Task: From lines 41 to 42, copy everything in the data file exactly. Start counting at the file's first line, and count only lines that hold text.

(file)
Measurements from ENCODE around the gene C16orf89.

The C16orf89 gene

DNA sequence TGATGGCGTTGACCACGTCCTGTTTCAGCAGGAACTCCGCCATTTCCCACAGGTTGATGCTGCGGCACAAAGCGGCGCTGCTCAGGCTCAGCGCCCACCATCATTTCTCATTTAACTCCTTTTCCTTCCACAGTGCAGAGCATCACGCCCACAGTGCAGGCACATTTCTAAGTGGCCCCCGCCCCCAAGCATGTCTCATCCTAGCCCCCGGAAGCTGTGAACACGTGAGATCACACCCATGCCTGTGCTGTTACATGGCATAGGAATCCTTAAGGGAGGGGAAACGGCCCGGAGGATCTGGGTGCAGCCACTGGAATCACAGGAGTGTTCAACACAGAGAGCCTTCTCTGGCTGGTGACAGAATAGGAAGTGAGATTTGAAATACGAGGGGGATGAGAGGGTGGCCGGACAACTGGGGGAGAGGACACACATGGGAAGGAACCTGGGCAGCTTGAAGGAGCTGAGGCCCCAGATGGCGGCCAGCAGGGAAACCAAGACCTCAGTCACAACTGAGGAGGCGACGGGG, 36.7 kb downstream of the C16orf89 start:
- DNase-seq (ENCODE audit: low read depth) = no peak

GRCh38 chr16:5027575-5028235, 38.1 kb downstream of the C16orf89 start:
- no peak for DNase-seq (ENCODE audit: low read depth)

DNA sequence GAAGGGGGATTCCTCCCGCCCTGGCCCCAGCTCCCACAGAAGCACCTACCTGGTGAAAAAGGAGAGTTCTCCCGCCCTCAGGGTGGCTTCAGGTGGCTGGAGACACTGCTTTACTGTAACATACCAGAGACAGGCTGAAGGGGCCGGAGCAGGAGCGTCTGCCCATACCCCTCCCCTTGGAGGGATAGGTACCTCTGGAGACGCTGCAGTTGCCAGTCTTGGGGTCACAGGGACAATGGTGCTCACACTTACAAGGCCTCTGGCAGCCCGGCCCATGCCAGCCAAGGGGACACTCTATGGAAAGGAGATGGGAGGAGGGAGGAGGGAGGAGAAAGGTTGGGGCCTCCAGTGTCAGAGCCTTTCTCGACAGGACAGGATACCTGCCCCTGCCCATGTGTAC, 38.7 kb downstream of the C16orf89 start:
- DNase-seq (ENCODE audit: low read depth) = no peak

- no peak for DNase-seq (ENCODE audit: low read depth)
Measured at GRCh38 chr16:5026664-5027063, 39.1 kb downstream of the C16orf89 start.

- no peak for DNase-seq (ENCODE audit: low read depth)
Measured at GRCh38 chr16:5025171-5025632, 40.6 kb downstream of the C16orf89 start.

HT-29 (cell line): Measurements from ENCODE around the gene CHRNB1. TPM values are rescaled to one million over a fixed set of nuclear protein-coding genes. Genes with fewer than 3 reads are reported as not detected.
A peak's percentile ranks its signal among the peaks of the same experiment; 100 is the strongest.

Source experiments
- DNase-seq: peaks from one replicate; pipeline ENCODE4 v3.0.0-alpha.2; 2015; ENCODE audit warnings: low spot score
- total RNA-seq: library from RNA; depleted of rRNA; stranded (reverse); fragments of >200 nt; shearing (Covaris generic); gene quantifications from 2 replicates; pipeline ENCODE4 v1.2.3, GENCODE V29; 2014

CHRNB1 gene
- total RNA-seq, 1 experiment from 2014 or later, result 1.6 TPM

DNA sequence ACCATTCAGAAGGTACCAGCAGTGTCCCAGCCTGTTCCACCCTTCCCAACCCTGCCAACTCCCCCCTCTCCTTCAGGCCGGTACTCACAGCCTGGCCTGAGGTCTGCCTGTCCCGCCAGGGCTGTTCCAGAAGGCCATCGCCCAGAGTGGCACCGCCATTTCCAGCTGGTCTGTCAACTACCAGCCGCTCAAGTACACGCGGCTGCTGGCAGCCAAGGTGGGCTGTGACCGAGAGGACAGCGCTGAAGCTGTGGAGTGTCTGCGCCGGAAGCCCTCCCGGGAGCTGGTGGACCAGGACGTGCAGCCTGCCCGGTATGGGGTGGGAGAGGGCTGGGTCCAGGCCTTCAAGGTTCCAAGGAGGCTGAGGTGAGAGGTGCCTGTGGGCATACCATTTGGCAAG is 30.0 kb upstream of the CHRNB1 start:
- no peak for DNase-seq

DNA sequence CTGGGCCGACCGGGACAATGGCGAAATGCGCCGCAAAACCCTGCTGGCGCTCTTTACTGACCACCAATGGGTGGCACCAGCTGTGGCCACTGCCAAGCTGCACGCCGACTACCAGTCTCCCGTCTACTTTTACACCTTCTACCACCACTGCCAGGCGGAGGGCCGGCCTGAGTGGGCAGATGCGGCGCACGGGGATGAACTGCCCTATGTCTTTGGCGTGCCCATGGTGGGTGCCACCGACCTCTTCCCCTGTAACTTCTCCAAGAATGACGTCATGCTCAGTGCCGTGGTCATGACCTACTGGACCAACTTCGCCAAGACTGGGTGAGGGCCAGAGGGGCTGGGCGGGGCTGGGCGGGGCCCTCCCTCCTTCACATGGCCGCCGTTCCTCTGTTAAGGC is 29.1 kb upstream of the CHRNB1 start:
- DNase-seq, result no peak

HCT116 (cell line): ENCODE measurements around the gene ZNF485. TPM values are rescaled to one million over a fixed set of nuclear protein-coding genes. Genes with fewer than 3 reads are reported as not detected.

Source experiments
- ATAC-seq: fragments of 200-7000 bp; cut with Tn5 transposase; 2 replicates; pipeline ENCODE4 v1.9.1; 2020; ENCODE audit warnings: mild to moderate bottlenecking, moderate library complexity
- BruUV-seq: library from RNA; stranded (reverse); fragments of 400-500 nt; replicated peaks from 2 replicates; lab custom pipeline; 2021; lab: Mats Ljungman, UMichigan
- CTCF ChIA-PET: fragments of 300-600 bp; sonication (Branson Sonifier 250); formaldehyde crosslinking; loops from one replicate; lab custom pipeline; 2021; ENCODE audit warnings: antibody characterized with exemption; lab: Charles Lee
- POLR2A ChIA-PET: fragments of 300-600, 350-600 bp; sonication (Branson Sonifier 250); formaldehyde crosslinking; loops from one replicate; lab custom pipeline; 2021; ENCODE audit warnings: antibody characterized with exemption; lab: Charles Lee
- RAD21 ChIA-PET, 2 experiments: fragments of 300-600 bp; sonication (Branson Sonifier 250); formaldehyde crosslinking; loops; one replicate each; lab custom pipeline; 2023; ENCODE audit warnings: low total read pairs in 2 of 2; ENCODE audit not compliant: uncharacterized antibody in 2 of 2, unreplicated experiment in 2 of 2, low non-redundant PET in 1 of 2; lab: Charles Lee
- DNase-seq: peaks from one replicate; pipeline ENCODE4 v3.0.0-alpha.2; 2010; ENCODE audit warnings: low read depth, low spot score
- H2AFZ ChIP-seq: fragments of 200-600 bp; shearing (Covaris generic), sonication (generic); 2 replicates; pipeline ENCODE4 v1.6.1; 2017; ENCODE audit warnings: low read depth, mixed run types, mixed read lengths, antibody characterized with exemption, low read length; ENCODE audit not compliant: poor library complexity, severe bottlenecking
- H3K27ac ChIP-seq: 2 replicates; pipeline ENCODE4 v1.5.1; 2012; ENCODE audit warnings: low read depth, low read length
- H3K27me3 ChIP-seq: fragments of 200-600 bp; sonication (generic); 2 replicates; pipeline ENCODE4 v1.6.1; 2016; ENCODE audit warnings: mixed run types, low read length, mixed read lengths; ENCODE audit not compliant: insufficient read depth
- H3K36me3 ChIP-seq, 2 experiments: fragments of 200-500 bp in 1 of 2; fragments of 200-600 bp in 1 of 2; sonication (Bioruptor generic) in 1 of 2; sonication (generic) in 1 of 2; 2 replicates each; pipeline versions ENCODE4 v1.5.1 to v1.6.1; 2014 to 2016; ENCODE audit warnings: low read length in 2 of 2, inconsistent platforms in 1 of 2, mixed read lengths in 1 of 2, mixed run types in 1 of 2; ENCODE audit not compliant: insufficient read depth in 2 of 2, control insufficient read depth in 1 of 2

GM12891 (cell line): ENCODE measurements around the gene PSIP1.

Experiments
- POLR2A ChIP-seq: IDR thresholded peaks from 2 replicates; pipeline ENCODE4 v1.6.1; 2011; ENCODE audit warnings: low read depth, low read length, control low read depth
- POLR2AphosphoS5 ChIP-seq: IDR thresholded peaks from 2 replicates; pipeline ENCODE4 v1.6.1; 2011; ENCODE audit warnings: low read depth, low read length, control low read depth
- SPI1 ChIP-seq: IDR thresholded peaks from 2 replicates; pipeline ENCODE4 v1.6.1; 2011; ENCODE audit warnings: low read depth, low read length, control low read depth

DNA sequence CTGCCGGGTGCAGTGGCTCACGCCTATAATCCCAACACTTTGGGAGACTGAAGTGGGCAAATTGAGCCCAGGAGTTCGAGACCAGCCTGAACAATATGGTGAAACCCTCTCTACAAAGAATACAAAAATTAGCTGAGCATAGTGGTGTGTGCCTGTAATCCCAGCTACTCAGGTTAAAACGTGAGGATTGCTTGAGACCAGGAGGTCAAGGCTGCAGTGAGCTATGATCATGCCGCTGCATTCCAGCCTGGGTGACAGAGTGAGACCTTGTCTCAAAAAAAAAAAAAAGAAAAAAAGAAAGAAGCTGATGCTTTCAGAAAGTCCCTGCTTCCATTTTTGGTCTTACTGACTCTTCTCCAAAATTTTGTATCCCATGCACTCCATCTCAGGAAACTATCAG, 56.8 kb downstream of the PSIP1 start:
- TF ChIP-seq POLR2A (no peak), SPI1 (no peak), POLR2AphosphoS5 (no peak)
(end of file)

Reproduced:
DNA sequence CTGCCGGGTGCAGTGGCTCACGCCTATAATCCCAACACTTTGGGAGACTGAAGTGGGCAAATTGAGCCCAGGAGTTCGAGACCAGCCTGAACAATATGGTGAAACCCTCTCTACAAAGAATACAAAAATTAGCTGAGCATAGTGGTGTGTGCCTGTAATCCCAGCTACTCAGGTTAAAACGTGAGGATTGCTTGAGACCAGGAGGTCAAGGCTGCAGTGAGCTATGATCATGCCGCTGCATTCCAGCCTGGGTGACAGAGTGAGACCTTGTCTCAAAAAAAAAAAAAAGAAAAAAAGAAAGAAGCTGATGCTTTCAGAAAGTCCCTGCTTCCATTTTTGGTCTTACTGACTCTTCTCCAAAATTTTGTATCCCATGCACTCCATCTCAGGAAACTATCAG, 56.8 kb downstream of the PSIP1 start:
- TF ChIP-seq POLR2A (no peak), SPI1 (no peak), POLR2AphosphoS5 (no peak)